SCOR Advocates for Better Transportation
SCOR EDC has been working with the Minister of Transportation and senior staff over the course of many years. We have been advocating strongly for a master transportation plan for not only SCOR, but all of southwestern Ontario that would include connectivity through various transportation systems such as our highways, roads, rail, ports, and airports. As we seek the bestmodes of transportation for business, shipped products and residents within rural Ontario it is important to take into account all modes of transportation. In order to alleviate traffic on highways and roads, and to create a system that is affordable, environmentally friendly and convenient a master transportation plan is key for growth of within southwestern Ontario and the 5 County partner of SCOR.
Most recently at the 2019 ROMA Conference, SCOR EDC board of directors requested the following from the Ministry of Transportation:
We asked the Ministry to continue working with SCOR EDC and others throughout Southern Ontario to develop a viable master transportation plan for the region. SCOR EDC has been working with Ministry staff to provide input on the needs of rural and small urban communities in the region.
It’s important that Southern Ontario is well connected through north/south highway routes, adequate bus rail and community transportation systems. Having a plan that is compatible with other systems will ensure that the region remains prosperous.
SCOR EDC also asked the Ministry to honour the funding contracts and investments made in 2018 to communities who received the Community Transportation Project funding. A community transportation network would make the region more accessible and thereby attract residents and businesses alike to the region. Community Transportation provides access to jobs, health care and educational opportunities.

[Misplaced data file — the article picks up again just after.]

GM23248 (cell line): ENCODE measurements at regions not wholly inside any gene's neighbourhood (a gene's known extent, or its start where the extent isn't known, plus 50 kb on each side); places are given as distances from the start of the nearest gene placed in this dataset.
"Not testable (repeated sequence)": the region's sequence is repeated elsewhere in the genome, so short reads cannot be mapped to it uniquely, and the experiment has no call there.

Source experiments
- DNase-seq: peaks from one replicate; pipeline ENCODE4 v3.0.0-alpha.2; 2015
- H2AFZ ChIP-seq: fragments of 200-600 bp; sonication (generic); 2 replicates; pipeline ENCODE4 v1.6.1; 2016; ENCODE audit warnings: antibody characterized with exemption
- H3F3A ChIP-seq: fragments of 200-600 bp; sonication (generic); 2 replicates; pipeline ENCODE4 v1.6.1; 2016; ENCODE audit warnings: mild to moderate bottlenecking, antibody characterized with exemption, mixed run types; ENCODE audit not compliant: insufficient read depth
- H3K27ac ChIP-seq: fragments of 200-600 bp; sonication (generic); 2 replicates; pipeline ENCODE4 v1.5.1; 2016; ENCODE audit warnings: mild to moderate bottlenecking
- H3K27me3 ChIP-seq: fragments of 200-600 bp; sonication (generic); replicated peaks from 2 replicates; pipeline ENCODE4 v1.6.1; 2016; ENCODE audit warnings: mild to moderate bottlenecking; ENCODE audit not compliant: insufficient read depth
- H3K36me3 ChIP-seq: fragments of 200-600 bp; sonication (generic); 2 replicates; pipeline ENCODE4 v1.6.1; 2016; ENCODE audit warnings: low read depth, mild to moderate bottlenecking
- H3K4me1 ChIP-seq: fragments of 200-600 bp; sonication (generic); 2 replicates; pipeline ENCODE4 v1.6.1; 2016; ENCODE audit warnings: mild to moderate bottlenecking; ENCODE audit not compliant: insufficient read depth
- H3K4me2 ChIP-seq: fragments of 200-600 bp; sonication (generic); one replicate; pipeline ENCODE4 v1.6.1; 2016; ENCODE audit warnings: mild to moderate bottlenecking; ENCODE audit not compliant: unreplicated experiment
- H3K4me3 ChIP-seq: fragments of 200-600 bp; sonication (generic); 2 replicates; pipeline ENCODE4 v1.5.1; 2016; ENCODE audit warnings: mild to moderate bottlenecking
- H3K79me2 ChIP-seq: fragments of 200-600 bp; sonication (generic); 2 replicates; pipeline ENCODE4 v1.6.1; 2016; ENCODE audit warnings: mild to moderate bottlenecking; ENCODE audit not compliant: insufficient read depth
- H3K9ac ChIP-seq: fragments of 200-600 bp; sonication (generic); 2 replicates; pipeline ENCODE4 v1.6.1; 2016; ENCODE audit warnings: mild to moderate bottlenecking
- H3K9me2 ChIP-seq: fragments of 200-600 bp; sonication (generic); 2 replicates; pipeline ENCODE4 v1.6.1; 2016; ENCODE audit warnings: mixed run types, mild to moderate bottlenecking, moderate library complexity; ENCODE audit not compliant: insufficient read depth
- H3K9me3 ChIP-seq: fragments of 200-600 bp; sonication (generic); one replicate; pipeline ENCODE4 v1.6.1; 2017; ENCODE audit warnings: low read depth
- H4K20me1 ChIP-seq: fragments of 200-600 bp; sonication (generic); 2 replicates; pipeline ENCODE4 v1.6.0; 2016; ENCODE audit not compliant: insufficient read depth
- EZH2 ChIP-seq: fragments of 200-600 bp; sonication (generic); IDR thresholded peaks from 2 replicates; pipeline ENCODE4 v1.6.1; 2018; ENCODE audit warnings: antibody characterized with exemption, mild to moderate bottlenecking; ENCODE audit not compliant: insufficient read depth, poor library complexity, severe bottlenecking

From an economic perspective our workforce is facing some real challenges, some of those are related to demographics and other issues but one of the two main issues that economic developers and municipalities are facing when trying to recruit for “hard to fill positions” is lack of transportation.
In an effort to attract the youth cohort and those from out of area that have a higher unemployment rate the number one challenge in attraction and retention of those employees is lack of transportation. That includes both transportation that feeds into the larger urban centres but also community transportation.
As a region we have been coordinating our transportation investments and activities and are investing in transportation but we need investment and supports from your Ministry as well. We see this as a key part of a larger Southern Ontario Transportation Plan.
SCOR EDC also asked the Ministry to consider reviewing the Terms of Reference for the High Speed Rail (HSR) and further request a review of the alternative of High Performance Rail (HPR) be explored. SCOR EDC believes that further input needs to come fro the agricultural sector or rural Ontario.
SCOR EDC has conducted research on the impact of short line rail systems that service our communities, especially agriculture and manufacturing and the impact of the proposed HSR. The negative impacts on rural communities exceed the the positive impacts for urban communities. There is worry that high speed rail will increase property taxes with decreased service.
SCOR EDC also requested that we would be included in consultations surrounding the potential sites for multi-modal facilities that may be developed in the western part of the province. A multi-modal facility would alleviate traffic congestion into the GTA and spark investment in other parts of the province as well.
Lastly, SCOR EDC requested that the Ministry open up the Gas Tax program to communities that are also investing in rural community transportation. The annual gas tax funds come from two cents per litre paid at the pump, to the tune of roughly $357.5 million across the province. This money is meant to increase ridership and infrastructure of public transit services around the province. The funding formula is currently based on ridership and total population and cannot exceed 75 percent of local transit spending.
Communities in rural Ontario have been striving for ways to be innovative and collaborative in seeking to bolster or develop their community transportation. We are at a disadvantage as we often do not have the resources to have fully implemented transportation networks which would be eligible for the Gas Tax program.
Arguably residents in rural communities are more entitled to the Gas Tax Funds as they have likely paid more towards those from from travel to get to larger urban centres because of a lack of public transportation services.
A lack of public transportation is driving residents from small communities to larger urban centres to access to public services and those same residents are then creating further workforce issues for our smaller urban and rural businesses.